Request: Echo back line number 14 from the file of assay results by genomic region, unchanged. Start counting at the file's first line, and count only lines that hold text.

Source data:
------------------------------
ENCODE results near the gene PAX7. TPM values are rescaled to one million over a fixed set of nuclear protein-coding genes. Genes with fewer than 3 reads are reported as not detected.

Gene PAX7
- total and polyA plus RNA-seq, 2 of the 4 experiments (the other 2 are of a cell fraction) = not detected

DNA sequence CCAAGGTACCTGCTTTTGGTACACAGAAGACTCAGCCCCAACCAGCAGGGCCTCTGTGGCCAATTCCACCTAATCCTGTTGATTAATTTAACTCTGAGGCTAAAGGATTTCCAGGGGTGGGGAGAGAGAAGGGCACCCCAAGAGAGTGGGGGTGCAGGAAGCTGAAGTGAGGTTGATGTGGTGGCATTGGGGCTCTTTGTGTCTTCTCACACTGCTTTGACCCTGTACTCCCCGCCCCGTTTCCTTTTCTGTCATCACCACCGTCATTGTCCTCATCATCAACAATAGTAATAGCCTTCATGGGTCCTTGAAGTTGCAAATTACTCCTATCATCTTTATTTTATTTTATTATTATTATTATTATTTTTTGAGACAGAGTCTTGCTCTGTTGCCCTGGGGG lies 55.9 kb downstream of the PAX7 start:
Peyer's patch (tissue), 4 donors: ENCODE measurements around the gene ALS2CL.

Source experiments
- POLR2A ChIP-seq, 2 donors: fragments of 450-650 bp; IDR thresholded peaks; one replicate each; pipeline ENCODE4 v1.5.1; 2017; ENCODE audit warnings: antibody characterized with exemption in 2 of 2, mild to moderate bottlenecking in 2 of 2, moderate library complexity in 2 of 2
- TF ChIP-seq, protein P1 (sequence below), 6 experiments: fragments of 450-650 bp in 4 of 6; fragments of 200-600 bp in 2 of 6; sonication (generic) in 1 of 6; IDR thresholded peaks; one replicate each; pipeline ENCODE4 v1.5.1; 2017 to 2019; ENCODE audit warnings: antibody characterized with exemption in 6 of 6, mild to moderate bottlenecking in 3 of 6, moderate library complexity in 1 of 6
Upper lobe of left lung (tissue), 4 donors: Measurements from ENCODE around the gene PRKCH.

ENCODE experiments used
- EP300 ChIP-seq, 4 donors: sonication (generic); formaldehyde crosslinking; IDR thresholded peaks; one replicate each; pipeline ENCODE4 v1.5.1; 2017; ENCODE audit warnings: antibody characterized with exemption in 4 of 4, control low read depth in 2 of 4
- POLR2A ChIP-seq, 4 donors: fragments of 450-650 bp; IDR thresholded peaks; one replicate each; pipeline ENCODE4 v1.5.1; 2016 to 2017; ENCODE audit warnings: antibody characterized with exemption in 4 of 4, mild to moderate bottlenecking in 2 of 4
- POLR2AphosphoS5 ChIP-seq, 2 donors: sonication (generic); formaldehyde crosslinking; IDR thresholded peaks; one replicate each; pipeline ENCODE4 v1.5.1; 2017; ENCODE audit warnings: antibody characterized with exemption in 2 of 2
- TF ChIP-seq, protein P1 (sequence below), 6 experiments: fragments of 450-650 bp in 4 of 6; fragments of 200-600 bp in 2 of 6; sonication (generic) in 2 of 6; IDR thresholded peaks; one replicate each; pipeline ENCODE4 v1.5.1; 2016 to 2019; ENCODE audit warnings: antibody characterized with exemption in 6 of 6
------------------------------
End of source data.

- TF ChIP-seq, protein P1 (sequence below), 6 experiments: fragments of 450-650 bp in 4 of 6; fragments of 200-600 bp in 2 of 6; sonication (generic) in 2 of 6; IDR thresholded peaks; one replicate each; pipeline ENCODE4 v1.5.1; 2016 to 2019; ENCODE audit warnings: antibody characterized with exemption in 6 of 6